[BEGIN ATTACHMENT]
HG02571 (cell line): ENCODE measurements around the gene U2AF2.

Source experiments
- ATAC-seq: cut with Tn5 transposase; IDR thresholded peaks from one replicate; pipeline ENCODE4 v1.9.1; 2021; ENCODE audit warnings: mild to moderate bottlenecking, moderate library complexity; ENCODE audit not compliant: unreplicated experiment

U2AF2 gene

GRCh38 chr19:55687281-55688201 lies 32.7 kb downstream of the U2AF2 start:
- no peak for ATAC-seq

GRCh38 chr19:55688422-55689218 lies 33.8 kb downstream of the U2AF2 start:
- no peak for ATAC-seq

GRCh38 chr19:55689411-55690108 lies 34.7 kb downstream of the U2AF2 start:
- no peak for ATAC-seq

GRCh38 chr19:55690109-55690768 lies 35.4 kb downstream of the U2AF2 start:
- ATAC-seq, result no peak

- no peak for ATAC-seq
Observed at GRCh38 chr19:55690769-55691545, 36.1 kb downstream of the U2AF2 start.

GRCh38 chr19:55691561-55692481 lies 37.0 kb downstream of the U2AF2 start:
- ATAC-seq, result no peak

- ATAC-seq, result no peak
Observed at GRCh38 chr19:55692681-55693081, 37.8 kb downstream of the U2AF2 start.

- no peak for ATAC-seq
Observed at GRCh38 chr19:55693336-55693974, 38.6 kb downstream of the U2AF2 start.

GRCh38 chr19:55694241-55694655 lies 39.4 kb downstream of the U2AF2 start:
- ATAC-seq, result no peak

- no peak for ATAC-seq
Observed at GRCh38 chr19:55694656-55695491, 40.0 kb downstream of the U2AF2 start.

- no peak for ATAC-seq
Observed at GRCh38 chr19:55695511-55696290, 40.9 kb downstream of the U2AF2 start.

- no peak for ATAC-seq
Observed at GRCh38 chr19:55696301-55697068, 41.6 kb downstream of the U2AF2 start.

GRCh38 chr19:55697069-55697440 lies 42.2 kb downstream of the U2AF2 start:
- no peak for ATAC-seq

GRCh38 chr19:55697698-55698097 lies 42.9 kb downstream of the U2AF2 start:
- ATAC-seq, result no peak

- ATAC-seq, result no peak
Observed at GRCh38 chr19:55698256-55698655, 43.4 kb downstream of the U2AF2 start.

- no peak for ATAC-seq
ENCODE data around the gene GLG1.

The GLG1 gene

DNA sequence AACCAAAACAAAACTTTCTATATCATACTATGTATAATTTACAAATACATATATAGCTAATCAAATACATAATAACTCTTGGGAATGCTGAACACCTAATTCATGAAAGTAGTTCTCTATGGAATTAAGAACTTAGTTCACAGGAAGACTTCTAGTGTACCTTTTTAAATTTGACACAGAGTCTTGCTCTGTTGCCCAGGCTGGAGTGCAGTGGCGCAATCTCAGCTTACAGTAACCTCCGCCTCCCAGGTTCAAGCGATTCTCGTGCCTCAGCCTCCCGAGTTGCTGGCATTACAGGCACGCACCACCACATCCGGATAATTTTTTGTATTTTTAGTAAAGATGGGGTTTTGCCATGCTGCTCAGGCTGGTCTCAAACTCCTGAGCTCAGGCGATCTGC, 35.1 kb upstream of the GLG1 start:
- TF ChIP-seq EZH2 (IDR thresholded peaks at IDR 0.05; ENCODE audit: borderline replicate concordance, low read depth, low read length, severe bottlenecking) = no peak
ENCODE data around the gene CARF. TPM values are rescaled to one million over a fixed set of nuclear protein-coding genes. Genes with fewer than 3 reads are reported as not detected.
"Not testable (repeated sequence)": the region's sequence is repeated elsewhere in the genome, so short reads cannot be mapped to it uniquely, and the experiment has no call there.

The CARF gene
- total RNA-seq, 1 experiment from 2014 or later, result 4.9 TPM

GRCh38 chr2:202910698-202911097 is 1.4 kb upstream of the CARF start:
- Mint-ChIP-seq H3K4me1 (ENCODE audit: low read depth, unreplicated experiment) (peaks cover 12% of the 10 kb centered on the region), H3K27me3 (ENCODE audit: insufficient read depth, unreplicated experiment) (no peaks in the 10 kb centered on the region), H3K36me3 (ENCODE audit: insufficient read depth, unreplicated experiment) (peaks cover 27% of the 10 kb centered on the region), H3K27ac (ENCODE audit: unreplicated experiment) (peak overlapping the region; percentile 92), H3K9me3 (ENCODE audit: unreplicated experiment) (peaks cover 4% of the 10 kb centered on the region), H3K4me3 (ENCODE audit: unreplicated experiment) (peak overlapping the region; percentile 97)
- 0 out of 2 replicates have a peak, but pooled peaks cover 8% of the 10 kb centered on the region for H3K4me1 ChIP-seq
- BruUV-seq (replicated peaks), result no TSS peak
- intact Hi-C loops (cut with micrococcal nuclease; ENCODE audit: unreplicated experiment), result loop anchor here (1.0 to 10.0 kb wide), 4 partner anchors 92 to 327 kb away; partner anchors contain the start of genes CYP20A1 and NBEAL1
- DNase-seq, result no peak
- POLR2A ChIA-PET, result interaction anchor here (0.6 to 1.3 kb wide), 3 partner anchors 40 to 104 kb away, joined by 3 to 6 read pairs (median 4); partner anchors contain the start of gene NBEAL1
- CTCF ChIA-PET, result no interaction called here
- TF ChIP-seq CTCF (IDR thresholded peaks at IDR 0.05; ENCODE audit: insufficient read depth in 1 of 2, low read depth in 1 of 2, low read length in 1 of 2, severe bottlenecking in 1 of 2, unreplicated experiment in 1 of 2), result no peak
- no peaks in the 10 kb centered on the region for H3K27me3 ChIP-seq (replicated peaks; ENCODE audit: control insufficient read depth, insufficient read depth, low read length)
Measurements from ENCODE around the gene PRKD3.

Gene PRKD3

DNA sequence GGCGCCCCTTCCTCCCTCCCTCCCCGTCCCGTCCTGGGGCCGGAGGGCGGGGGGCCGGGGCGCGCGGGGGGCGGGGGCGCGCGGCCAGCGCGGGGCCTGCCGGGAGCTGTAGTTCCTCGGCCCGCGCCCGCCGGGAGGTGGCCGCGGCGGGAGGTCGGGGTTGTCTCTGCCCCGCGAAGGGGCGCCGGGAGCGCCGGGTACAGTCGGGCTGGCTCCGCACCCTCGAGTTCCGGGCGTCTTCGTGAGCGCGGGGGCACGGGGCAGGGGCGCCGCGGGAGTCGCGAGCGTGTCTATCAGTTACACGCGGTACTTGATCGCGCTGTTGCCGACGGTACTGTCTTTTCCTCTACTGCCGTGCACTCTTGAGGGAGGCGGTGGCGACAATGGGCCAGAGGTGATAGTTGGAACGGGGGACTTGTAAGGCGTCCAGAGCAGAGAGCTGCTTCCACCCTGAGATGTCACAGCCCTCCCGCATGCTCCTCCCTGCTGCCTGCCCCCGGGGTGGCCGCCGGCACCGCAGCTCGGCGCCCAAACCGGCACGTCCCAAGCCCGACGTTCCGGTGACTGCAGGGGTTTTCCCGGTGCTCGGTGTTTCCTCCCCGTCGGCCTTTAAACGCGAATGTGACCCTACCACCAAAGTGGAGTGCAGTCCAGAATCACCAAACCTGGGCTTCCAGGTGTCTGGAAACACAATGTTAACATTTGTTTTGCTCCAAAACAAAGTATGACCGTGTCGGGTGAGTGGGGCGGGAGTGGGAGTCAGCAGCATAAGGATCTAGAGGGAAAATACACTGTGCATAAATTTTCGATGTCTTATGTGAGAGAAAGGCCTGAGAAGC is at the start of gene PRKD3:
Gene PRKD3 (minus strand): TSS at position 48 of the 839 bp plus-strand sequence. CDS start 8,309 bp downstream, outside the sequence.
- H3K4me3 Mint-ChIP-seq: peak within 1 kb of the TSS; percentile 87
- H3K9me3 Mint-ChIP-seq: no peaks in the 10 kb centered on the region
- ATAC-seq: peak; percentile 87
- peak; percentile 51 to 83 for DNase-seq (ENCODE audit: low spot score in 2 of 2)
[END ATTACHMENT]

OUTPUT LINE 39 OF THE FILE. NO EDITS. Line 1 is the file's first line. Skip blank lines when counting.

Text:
- TF ChIP-seq EZH2 (IDR thresholded peaks at IDR 0.05; ENCODE audit: borderline replicate concordance, low read depth, low read length, severe bottlenecking) = no peak